These are the word lists used when testing synethetes. The words appeared in either (a) black, (b) a color consistent with a given synesthetes experience, or (c) a color inconsistent with that person's experience. .pdf
These sentences are used in studies assessing the degree to which people use event models in making judgments from memory. There are four versions of each sentence, grouped into two pairs. One pair are Confusable sentences that differ in their wording, but are often interpreted as referring to the same event. The other pair are Nonconfusable sentences that differ in their wording in the same way as the confusable sentences, but which are unlikely to be interpreted as referring to the same event.
Here are the word lists that we have used in various directed forgetting studies. .pdf
DRM False Memory Lists
These are the classic DRM false memory lists. .pdf
Duffer & Keir Gender Stories
These are stories for our gender stereotypes study. .pdf
Expected / Unexpected stories
These stories have two versions. In the expected version, a critical inference is expected from the beginning. Whereas, in the unexpected versions, people are misled and then need to alter their inferences to derive the critical inference. The two probe types refer to the correct crticial inference and the incorrect, misled inference. .pdf
Here are the various concepts that are recombined to form the study and test sentences of a wide fange of fan effect experiments. .pdf
Fan Effect Pictures
Here are the picture files for the picture version of the fan effect study I did with David Copeland. .zip
These are stories used to show that functional spatial relations are processed more easily and are remembered better than nonfunctional spatial relations. .pdf
Gender Stereotype Stories
These are stories that bias people to infer a gender stereotype which is then either confirmed or disconfirmed. .pdf
Glenberg, Meyer, and Lindem stories
These are stories we used from the nGlenberg, Meyer, and Lindem (JML, 1987) study, and variations that we have done off of this. .pdf
These materials are stories in which there is a primary goal that is either completed or not early in the story. The aim is to assess how people are maintaining goals as they read, or how they successfully remove them from the foreground of an event model after the goal has been completed. .pdf
History (or not) Texts
For these texts, people read about historical topics or non-distorical analogs, and then took a recognition memory test. .pdf
For this task, people read a series of three-sentence texts that were either continuous or discontinuous and then identified which of several arrangements corresponded to the description. .pdf
These are the three lectures used to assess the impact of taking lecture notes on later memory..pdf
These stories present situations that have moral problems that characters face and then people can probed to assess if they draw the inferences that are morally congruent. .pdf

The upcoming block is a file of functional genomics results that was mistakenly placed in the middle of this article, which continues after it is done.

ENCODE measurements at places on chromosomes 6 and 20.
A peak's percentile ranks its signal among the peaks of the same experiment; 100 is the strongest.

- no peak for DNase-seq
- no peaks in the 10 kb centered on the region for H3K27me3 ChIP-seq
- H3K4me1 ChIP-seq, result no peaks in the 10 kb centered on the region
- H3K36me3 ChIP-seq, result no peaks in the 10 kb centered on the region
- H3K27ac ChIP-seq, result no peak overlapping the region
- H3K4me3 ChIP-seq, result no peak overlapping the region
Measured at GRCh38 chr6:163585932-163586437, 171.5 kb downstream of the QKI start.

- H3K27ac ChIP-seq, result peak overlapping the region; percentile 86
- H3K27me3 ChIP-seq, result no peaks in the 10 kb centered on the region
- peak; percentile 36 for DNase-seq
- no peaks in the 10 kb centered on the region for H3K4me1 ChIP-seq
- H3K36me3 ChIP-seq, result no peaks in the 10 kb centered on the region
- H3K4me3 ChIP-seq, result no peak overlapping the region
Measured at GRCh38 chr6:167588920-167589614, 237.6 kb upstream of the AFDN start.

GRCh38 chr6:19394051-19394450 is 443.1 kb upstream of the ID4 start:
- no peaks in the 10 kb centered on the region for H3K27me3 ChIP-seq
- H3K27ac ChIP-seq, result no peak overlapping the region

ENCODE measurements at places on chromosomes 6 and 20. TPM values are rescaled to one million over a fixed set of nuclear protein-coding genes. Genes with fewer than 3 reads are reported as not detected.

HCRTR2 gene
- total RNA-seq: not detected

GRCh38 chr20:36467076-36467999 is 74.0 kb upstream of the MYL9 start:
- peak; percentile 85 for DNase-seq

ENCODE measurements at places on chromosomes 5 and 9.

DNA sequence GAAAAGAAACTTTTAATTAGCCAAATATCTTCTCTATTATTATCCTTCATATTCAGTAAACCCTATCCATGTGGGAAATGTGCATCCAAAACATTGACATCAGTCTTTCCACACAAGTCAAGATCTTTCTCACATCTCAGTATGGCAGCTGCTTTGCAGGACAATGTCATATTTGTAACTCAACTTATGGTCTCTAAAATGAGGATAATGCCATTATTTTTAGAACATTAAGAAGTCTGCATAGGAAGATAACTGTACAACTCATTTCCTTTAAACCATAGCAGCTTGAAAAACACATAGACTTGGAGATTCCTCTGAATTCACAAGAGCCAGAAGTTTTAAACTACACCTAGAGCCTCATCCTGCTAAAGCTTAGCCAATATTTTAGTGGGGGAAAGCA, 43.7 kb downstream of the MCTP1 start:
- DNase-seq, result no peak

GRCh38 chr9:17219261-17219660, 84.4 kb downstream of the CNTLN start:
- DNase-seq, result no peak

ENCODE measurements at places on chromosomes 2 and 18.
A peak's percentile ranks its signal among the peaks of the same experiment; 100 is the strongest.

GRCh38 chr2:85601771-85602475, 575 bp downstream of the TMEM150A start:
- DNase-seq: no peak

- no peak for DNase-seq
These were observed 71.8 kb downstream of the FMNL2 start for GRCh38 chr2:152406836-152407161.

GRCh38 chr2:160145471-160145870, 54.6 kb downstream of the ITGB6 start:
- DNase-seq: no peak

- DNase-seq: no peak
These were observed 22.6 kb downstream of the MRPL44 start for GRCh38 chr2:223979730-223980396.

Multiple Goal Stories
For these stories, there were multiple goals. The aim was to assess whether additional goals would impact the processing of other goals, even though they were nominally unrelated. .pdf
Rinck / Morrow / Bower Stories
Here are a series of stories that people read after memorizing a map of a research center. These come from a series of experiments by Mike Rinck, Dan Morrow, Gordon Bower, and an army of other people. Essentially, the aim of these stories is to allow one to detect a spatial gradient of availability in which the further a room is from a story protagonist's current location, the less available the information is. .pdf
These are the sentences and word lists used in a variant of sentence and word span memory tests to assess the imact of phonological similarity on performance on these tasks. .pdf
These are the sentences for the Daneman and Carpenter sentence verbal working memory span test. .pdf
Situation Identification Test
Here are the sentences for the situation identification test. .pdf
Spatial Shift/No-Shift Stories
These stories include critical sentences that have a spatial shift or not and if there is a shift, a critical object may be maintained across the shift, or removed and not be brought into the new event. .pdf
These stories imply social stereotypes so that assessments can be made about whether people spontaneously make and remember stereotype-consistent inferences. .pdf
Temporal Shift/No-Shift Stories
These stories include critical sentences that have a temporal shift or not and if there is a shift, a critical object may be maintained across the shift, or removed and not be brought into the new event. .pdf
von Restorff (color)
These are the word lists used when we studied the von Restorff effect when the singleton was idetified by a unique color. .pdf
von Restorff (semantic)
These are the word lists used for the von Restorff effect when the singleton is idenfiied as being semantically distinct from the rest of the list. .pdf
Here is a listing of words that have been used for word span tests. .pdf
Zwaan Time Stories
These stories manipulat the presence of a shift in time. .pdf